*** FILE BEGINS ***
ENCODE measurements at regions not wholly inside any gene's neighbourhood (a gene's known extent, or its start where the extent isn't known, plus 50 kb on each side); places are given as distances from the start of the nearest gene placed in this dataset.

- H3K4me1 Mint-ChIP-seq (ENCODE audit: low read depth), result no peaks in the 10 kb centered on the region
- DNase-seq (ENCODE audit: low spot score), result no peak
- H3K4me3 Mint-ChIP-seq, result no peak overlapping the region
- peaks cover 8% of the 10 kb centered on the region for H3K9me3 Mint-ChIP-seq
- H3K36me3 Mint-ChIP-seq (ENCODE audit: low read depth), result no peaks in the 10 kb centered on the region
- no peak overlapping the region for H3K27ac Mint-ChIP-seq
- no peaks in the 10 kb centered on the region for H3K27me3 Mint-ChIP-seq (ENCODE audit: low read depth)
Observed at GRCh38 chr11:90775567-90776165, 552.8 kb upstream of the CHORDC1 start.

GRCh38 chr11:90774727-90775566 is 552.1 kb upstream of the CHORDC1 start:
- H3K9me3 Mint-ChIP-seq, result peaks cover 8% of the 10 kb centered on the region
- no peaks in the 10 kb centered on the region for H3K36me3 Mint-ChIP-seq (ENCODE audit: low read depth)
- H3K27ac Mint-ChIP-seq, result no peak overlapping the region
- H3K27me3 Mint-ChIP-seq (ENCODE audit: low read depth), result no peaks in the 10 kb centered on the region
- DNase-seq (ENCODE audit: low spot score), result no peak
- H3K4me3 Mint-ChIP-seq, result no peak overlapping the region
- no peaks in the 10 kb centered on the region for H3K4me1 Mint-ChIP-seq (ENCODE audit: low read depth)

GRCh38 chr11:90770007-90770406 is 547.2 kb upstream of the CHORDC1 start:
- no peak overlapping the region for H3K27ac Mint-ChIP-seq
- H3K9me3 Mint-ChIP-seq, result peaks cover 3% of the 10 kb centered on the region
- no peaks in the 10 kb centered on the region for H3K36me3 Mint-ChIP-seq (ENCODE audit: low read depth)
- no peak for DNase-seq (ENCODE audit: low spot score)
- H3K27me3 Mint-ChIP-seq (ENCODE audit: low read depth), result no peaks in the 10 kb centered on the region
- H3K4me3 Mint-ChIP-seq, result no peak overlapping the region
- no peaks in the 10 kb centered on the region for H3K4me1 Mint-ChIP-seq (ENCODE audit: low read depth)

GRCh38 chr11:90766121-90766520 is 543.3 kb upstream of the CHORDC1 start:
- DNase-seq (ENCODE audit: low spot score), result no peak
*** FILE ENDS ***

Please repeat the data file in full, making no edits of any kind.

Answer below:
ENCODE measurements at regions not wholly inside any gene's neighbourhood (a gene's known extent, or its start where the extent isn't known, plus 50 kb on each side); places are given as distances from the start of the nearest gene placed in this dataset.

- H3K4me1 Mint-ChIP-seq (ENCODE audit: low read depth), result no peaks in the 10 kb centered on the region
- DNase-seq (ENCODE audit: low spot score), result no peak
- H3K4me3 Mint-ChIP-seq, result no peak overlapping the region
- peaks cover 8% of the 10 kb centered on the region for H3K9me3 Mint-ChIP-seq
- H3K36me3 Mint-ChIP-seq (ENCODE audit: low read depth), result no peaks in the 10 kb centered on the region
- no peak overlapping the region for H3K27ac Mint-ChIP-seq
- no peaks in the 10 kb centered on the region for H3K27me3 Mint-ChIP-seq (ENCODE audit: low read depth)
Observed at GRCh38 chr11:90775567-90776165, 552.8 kb upstream of the CHORDC1 start.

GRCh38 chr11:90774727-90775566 is 552.1 kb upstream of the CHORDC1 start:
- H3K9me3 Mint-ChIP-seq, result peaks cover 8% of the 10 kb centered on the region
- no peaks in the 10 kb centered on the region for H3K36me3 Mint-ChIP-seq (ENCODE audit: low read depth)
- H3K27ac Mint-ChIP-seq, result no peak overlapping the region
- H3K27me3 Mint-ChIP-seq (ENCODE audit: low read depth), result no peaks in the 10 kb centered on the region
- DNase-seq (ENCODE audit: low spot score), result no peak
- H3K4me3 Mint-ChIP-seq, result no peak overlapping the region
- no peaks in the 10 kb centered on the region for H3K4me1 Mint-ChIP-seq (ENCODE audit: low read depth)

GRCh38 chr11:90770007-90770406 is 547.2 kb upstream of the CHORDC1 start:
- no peak overlapping the region for H3K27ac Mint-ChIP-seq
- H3K9me3 Mint-ChIP-seq, result peaks cover 3% of the 10 kb centered on the region
- no peaks in the 10 kb centered on the region for H3K36me3 Mint-ChIP-seq (ENCODE audit: low read depth)
- no peak for DNase-seq (ENCODE audit: low spot score)
- H3K27me3 Mint-ChIP-seq (ENCODE audit: low read depth), result no peaks in the 10 kb centered on the region
- H3K4me3 Mint-ChIP-seq, result no peak overlapping the region
- no peaks in the 10 kb centered on the region for H3K4me1 Mint-ChIP-seq (ENCODE audit: low read depth)

GRCh38 chr11:90766121-90766520 is 543.3 kb upstream of the CHORDC1 start:
- DNase-seq (ENCODE audit: low spot score), result no peak